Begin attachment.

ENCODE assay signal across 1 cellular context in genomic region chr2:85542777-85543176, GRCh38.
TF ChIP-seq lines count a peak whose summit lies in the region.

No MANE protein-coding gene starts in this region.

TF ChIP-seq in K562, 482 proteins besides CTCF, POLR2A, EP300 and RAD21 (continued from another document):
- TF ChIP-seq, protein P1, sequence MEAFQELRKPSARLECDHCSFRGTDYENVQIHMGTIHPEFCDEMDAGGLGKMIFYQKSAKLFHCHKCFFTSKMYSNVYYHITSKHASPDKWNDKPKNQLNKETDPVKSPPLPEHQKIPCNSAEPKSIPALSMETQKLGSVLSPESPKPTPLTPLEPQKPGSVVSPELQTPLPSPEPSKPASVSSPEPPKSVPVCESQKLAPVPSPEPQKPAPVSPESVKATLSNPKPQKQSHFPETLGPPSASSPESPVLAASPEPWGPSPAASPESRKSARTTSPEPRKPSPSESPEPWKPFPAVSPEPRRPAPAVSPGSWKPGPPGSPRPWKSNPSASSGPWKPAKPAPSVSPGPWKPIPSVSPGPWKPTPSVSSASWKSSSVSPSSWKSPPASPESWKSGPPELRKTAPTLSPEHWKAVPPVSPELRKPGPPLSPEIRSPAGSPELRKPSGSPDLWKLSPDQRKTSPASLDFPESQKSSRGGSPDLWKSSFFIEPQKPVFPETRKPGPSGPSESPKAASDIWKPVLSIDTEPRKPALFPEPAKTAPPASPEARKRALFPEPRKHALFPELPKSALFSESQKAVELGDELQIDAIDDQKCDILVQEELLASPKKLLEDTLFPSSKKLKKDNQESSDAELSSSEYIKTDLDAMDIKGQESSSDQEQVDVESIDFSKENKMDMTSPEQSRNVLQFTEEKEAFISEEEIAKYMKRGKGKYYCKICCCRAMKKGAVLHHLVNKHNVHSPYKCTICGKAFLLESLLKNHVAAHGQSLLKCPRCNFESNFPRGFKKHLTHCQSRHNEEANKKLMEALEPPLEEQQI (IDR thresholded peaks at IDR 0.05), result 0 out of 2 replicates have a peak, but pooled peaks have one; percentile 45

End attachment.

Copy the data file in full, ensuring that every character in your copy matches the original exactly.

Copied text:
ENCODE assay signal across 1 cellular context in genomic region chr2:85542777-85543176, GRCh38.
TF ChIP-seq lines count a peak whose summit lies in the region.

No MANE protein-coding gene starts in this region.

TF ChIP-seq in K562, 482 proteins besides CTCF, POLR2A, EP300 and RAD21 (continued from another document):
- TF ChIP-seq, protein P1, sequence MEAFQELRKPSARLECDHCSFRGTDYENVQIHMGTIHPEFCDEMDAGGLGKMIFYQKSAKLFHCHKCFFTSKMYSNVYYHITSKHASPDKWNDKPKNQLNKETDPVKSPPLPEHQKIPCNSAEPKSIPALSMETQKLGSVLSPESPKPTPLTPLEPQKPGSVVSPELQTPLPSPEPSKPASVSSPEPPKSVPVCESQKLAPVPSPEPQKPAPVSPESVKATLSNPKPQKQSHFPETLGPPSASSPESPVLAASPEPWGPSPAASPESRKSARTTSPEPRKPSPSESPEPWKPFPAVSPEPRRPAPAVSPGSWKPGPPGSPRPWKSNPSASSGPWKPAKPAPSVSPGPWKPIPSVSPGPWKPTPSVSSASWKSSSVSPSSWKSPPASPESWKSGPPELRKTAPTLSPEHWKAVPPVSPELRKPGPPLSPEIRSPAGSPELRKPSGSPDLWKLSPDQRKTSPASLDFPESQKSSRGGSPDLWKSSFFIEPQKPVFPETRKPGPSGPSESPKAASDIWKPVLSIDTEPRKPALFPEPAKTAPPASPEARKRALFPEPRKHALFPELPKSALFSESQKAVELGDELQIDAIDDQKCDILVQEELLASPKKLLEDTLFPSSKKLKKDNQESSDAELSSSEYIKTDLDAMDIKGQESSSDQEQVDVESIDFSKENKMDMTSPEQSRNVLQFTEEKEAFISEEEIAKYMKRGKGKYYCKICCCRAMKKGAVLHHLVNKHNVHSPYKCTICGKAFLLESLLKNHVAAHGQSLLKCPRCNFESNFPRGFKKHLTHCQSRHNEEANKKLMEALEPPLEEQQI (IDR thresholded peaks at IDR 0.05), result 0 out of 2 replicates have a peak, but pooled peaks have one; percentile 45